We can talk about lack of talent but this is lack of preparation and coaching. Players are simply not in the right mindset when they hit the field and what they do on the practice field doesn’t translate to the game. There’s simply no other explanation.
I’m not a coach and I don’t know how you fix it. But I’m tired of seeing the Packers do it time and again as they find a way to win while the Bears couldn’t execute their way out of a paper bag. Never has the difference between the Bears and the elite organizations in the NFL been so apparent.
Yes. I haven’t been this frustrated with the team in quite a while.
- Biggs on the move that wasn’t of Jordan Mills from right tackle to left guard:
“‘That is why we shuffled one day, we looked at it,’ [offensive line coach Pete] Meyer said. ‘He did a nice job; it just wasn’t natural. It would have been different probably if it was the right side because he wouldn’t have to shift his stance.
“‘We’re gonna work with him in the offseason and he wants to do it, too. It’s something we’re going to look at just like we’re working different combinations right now because of the position we’re in. The offseason is a good time to do it.'”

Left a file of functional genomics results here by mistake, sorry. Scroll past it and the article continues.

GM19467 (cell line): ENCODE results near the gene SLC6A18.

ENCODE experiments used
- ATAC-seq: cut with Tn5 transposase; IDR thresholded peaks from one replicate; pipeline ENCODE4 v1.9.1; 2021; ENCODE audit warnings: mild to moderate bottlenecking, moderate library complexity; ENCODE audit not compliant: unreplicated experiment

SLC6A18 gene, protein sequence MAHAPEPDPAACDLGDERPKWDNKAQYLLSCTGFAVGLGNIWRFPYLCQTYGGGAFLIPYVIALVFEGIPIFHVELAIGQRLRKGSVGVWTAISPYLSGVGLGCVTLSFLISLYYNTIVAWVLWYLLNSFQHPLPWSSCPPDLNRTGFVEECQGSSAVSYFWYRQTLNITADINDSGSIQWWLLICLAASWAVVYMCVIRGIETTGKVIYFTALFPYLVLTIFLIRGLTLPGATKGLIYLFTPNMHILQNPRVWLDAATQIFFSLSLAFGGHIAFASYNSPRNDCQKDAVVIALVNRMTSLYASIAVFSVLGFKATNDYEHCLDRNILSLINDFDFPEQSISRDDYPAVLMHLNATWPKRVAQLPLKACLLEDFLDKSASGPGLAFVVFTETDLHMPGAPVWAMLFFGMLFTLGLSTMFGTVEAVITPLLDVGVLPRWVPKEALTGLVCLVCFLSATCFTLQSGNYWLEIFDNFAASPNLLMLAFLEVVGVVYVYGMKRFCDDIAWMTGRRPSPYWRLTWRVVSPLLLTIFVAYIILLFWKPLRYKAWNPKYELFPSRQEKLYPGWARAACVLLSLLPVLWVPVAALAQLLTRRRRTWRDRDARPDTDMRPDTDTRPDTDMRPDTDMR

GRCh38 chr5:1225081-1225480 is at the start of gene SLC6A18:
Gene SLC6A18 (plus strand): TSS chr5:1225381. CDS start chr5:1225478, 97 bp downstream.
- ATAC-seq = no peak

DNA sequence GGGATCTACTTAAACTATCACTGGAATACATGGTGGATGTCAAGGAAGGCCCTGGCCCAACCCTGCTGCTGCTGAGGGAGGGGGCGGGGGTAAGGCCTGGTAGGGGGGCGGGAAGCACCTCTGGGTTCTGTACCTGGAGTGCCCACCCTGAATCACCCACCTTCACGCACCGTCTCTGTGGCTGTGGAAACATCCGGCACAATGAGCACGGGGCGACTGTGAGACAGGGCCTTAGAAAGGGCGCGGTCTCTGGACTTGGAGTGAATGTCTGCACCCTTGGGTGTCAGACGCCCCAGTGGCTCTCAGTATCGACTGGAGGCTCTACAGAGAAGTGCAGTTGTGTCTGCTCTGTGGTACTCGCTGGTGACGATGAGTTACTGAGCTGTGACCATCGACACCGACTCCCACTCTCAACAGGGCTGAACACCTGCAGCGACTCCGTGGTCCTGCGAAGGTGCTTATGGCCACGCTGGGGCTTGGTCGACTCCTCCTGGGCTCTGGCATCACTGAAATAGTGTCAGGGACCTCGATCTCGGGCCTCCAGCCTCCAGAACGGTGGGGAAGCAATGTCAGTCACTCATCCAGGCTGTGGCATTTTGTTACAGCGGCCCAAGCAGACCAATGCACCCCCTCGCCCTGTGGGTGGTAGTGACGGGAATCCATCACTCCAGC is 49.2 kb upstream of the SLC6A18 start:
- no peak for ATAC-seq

Mills’s move was precipitated by the loss of Matt Slauson for the remainder of the season. If they move Mills to guard in the offseason, who sits?
- I’m not looking forward to seeing what New Orleans quarterback Drew Brees might do to that Bears defense.
- What the hell is wrong with you people?
One Final Thought
Mike Mulligan at the Chicago Tribune gets credit for the best quote of the week:
“The team has been put together more as a fantasy football squad than a living, breathing entity. An assistant coach for a recent opponent called them the ‘biggest collection of front-runners in the NFL.'”
Couldn’t agree more. I’m sure the assistant coach had Jay Cutler particularly in mind when he said because he’s the classic example of someone who goes as the team goes, not the other way around. But it probably applies to a large part of the rest of them. Packers receiver Randall Cobb may have put it best:
“We knew that if we got up early on them, they may lay down on us.”
This team needs leadership and a large infusion of pride and guts in the worst way.